BOSTON—In sharp contrast to the Empire State Building's display of China's communist colors for 60 years of rule, another celebration marked the 60 million Chinese who have renounced their affiliations with the Chinese Communist Party (CCP).
The celebration took place Sunday, Oct. 4, on Boston Common and was hosted by the Boston branch of the Global Service Center for Quitting the Chinese Communist Party, a nonprofit group that encourages Chinese to peacefully disassociate themselves from the CCP. They run a Web site, and host rallies and community events to get the message out.
In her opening remarks, Joy Zhou, director of Boston’s Global Service Center, encouraged everyone from China to stand up and renounce the Chinese Communist Party. There was a station for people to sign up and add their names to the more than 60 million Chinese who have already renounced their associations with the regime.
Global Service Centers serve as safe havens for Chinese around the world to voice their opinions and withdraw from the CCP without fear of reprisal. Ms. Zhou shared many stories of people calling from China and thanking the Center for its work.
Also present at the event were John Kusumi, founder of the China Support Network; Harold Shurtleff, regional field director of the John Birch Society; and Xie Zhongzhi, chairman of China Democracy and Long March Foundation of Boston.
The event, through an extensive poster display, musical performances, and speeches, told the crowd about the violent political campaigns of the Chinese communist regime, and emphasized the importance of the Chinese people cutting psychological ties with it.
The CCP delineates three forms of membership: the Young Pioneers of China (for children aged 6–14), the Communist Youth League of China (for ages 14–28), and full membership.
“The Communist Party’s rule is based on two methods: One is pressure and violence, the other is spiritual brainwashing,” David Gao, president of the Service Center, said in a July interview with The Epoch Times. The CCP is responsible for 80 million deaths through its various political campaigns. Some religious believers and political dissidents are still arrested and tortured in China today.
When making membership vows, Chinese youth are expected to swear their lives to the CCP and are told that the Chinese flag is “dyed with blood.” The Service Center regards these rituals, employed on a wide scale in schools throughout China, as brainwashing. They estimate that at least one billion Chinese have been implicated in one way or another.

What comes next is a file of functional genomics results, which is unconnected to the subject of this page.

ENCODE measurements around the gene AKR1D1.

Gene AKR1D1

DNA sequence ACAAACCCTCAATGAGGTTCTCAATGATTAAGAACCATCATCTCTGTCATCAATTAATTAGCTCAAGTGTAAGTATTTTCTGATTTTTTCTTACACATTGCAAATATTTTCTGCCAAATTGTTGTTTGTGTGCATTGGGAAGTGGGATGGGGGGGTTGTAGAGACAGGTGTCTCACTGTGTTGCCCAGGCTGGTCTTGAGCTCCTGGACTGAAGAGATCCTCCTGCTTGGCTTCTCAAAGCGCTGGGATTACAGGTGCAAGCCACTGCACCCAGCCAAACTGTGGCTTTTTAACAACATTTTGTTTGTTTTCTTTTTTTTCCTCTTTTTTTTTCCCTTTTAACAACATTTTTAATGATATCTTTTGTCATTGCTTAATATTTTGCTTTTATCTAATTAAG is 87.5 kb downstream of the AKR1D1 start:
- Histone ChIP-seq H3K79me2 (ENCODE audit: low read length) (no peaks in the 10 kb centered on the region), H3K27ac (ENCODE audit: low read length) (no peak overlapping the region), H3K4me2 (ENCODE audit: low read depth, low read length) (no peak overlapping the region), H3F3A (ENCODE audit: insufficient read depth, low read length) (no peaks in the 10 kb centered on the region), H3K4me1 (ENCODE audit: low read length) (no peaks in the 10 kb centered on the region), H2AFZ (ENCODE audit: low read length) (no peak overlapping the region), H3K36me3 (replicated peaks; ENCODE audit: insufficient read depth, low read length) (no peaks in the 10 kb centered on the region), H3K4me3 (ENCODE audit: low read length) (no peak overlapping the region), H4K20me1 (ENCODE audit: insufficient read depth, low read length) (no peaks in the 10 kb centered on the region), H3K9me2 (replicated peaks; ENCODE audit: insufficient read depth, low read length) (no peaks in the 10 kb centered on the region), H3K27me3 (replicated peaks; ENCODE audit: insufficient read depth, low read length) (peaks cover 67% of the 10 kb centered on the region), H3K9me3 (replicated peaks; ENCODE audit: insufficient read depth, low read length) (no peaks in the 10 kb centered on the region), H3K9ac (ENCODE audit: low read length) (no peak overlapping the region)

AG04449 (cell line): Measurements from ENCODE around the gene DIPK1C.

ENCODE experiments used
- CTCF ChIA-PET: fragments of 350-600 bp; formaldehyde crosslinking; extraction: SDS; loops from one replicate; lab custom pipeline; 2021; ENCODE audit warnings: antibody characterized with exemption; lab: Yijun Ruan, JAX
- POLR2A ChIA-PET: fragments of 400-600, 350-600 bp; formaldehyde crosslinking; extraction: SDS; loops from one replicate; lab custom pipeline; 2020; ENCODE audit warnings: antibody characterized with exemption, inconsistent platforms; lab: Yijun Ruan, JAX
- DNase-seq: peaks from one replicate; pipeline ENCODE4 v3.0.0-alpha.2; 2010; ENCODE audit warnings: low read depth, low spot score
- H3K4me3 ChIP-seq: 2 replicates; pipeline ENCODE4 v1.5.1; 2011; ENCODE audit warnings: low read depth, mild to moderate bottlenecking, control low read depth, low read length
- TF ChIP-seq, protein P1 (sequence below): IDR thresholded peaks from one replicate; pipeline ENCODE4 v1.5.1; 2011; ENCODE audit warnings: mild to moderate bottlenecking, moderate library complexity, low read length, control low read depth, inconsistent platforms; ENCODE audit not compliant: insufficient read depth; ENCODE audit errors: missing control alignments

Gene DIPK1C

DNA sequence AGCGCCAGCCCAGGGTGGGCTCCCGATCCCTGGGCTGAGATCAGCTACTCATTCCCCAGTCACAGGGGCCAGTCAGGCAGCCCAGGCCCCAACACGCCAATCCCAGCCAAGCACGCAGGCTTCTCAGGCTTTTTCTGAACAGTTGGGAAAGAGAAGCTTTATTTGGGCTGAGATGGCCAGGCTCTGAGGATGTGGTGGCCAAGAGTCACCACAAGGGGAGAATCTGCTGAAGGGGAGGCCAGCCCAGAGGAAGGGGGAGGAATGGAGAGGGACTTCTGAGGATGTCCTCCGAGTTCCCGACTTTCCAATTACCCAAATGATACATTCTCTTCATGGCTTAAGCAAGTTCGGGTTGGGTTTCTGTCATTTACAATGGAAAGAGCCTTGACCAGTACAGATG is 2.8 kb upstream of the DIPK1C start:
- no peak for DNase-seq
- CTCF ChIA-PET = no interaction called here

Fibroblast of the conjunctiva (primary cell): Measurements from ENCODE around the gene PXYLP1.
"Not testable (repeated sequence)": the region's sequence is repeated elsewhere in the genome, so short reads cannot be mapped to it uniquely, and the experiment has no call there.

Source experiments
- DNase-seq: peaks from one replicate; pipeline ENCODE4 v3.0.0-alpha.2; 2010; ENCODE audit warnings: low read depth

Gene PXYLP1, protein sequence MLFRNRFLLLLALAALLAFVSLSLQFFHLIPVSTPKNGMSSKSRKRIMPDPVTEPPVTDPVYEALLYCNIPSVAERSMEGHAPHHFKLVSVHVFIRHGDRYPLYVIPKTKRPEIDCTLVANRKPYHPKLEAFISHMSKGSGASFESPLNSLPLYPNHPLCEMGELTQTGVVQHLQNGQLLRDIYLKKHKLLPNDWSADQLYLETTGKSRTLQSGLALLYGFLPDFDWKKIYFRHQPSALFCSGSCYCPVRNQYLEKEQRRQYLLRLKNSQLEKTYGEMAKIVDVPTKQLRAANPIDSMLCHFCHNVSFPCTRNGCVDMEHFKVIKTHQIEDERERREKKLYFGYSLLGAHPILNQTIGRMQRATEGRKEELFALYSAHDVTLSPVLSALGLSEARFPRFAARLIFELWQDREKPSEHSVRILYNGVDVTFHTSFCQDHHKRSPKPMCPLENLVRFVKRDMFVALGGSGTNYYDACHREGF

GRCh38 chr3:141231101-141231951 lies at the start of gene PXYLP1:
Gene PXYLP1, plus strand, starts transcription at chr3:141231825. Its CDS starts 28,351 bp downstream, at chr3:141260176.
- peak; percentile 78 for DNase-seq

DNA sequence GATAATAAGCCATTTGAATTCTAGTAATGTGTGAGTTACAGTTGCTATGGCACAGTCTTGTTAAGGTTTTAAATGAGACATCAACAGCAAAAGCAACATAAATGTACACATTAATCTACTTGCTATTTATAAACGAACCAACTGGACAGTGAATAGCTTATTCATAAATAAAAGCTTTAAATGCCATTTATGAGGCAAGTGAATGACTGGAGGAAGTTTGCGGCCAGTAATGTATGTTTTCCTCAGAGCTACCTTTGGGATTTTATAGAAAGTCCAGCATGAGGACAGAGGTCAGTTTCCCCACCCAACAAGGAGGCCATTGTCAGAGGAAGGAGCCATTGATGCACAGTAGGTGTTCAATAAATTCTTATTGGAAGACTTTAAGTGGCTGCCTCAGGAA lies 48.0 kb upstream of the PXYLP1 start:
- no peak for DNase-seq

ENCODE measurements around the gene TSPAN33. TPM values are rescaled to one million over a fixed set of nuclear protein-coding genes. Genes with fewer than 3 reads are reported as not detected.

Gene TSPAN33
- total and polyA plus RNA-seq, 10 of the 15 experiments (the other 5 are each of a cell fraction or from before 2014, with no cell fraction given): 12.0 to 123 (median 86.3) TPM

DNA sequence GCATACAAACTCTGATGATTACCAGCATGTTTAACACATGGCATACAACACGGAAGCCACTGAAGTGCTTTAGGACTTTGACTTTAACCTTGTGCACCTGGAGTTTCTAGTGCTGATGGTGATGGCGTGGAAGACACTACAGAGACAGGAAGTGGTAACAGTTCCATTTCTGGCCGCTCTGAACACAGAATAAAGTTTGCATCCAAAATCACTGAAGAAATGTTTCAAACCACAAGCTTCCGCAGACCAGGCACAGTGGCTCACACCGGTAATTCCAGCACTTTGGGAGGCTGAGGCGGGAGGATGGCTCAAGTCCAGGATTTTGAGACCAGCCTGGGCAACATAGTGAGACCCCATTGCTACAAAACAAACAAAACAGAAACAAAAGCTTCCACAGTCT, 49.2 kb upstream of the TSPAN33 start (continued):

Though official membership in the Young Pioneers and Youth League expires when the member turns 14 or 28, the Service Center believes that only when individuals explicitly renounce their past affiliations does it count.
Renouncing the CCP is a spiritual movement for the Chinese people, David Gao says. “Renouncing the Party is to realize from your heart that the Party is very bad, to realize how good traditional culture is. It’s about saying: ‘I want to be a person with morality. I don’t want to be a bad person; I want to be a good person.’”
John Kusumi, speaking at the rally, reflected on the campaign as a way to “isolate the evil doers and constrain them from doing their evil ways.”
He spoke about how violently the Chinese regime has persecuted groups such as Falun Gong, a meditation practice based on truthfulness, compassion, and forbearance.
He also spoke about the “Nine Commentaries on the Communist Party,” an editorial series published four years ago by The Epoch Times. The publication discusses the violent past and present of China’s communist regime.
Harold Shurtleff spoke about the lack of freedom in China. At an event in Boston the previous week where the Chinese flag was raised at City Hall, his group attended in protest. At that event, he asked a Chinese in attendance what would happen if they were in China protesting the same way with banners. The person answered that in China “you would be arrested.” The lack of freedom in China is one reason his group supports the movement to renounce the CCP.
Sunday’s event on Boston Common showed that this movement is not only important to ethnic Chinese, both in China and abroad, but to those in the West as well.
Riordan Galluccio, for example, a Falun Gong practitioner, spoke about his experience in China in 2002. He was arrested, beaten, and interrogated in Beijing for traveling to China with a group of like-minded individuals to protest the persecution of Falun Gong. “People should see the CCP for what it is, an evil vehicle for oppression,” he said.
The Global Service Center for Quitting the Chinese Communist Party has sponsored events similar to the one in Boston around the world. As the number of withdrawals steadily grows, the celebrations are also increasing.
The Epoch Times hosts a subdomain (tuidang.epochtimes.com) that keeps track of the number of renunciations.